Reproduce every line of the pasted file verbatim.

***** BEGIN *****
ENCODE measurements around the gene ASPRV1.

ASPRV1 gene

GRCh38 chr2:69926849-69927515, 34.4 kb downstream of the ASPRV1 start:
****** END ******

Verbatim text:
ENCODE measurements around the gene ASPRV1.

ASPRV1 gene

GRCh38 chr2:69926849-69927515, 34.4 kb downstream of the ASPRV1 start: